Recognizing and Minimizing Tort and Regulatory Risk Plan
University of Phoenix
Business Law/LAW 531
November 30, 2009
Companies such as Alumina, Inc. have to be proactive in minimizing tort and regulatory risks to conduct business in today’s world. Technology is advancing at such a great level and speed that it should make it even easier to implement the right plan. By implementing a plan, management has a process and procedure to follow to help alleviate the risks and outlines steps to take for resolution if perhaps the plan fails.
Identifying the Torts and Risks
Alumina, Inc. had several torts and risks that became apparent through the simulation and reading of material. One of these is the negligence of the PAH levels in the water. By being negligent it is possible that the company is responsible for the illness of Ms. Bates daughter. It also puts the company in violation of the EPA Clean Water Act.
Regulatory compliance is a risk that any company faces; however Alumina, Inc. ignored this risk that allowed the negligence tort to occur. The PAH levels became too high and the U.S. Environmental Protection Agency has to be involved to ensure that proper cleanup of the environment transpired. These regulations and laws are set to protect the environment, thus it protects the public, the company, including employees, and the ecosystem. The company had a responsibility to continue to self-police the ecosystem in accordance with the EPA guidelines.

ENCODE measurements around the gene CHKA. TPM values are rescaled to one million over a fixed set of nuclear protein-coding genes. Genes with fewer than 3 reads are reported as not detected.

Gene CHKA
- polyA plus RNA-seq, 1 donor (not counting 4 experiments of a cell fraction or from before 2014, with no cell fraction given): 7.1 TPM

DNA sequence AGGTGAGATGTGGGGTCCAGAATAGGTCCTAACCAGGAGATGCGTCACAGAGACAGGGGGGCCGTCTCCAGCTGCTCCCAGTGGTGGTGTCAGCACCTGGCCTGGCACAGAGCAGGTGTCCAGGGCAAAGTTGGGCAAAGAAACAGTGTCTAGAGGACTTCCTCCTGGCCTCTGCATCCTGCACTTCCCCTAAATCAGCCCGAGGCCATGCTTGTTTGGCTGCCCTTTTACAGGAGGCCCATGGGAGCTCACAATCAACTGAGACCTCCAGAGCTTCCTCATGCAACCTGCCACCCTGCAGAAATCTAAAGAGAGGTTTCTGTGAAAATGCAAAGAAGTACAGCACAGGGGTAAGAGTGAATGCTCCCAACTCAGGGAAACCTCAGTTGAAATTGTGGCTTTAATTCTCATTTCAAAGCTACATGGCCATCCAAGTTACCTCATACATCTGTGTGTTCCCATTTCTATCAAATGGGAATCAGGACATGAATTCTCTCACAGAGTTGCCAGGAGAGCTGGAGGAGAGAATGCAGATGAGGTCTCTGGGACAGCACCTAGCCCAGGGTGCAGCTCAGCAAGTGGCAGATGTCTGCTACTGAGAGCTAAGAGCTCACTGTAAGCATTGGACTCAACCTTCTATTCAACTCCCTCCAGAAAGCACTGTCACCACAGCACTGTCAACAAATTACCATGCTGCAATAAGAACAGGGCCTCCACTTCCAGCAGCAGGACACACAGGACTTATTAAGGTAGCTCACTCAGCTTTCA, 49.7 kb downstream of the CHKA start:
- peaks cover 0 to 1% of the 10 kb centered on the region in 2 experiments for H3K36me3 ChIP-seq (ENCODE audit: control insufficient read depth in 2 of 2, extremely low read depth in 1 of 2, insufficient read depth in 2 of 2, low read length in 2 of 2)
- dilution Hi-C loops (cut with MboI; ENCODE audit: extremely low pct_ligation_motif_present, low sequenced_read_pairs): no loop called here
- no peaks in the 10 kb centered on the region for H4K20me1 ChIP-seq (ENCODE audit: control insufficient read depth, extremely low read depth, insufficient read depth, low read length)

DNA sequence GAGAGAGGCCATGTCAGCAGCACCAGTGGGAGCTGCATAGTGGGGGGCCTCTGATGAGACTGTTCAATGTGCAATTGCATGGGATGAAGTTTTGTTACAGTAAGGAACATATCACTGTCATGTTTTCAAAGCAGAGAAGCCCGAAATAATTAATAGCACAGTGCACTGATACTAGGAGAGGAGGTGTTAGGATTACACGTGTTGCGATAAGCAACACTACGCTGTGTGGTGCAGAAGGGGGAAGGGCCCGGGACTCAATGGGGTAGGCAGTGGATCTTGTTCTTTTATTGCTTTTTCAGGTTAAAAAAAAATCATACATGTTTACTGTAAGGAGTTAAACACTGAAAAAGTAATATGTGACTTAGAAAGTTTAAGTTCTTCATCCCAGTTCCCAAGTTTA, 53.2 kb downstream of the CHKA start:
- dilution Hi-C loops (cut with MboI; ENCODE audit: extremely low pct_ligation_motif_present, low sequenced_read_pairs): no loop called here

The company should also be aware of Strict Liability, due to the continued accusation of repeated contamination in the water. Senior management made a good decision when they ordered an independent study to be conducted. The concern here is that even though it came back within the limits allowed, how does the PAH levels suddenly show up to be a 100 times greater than the law. According to ultra hazardous activity portion of Strict Liability law the following has to have...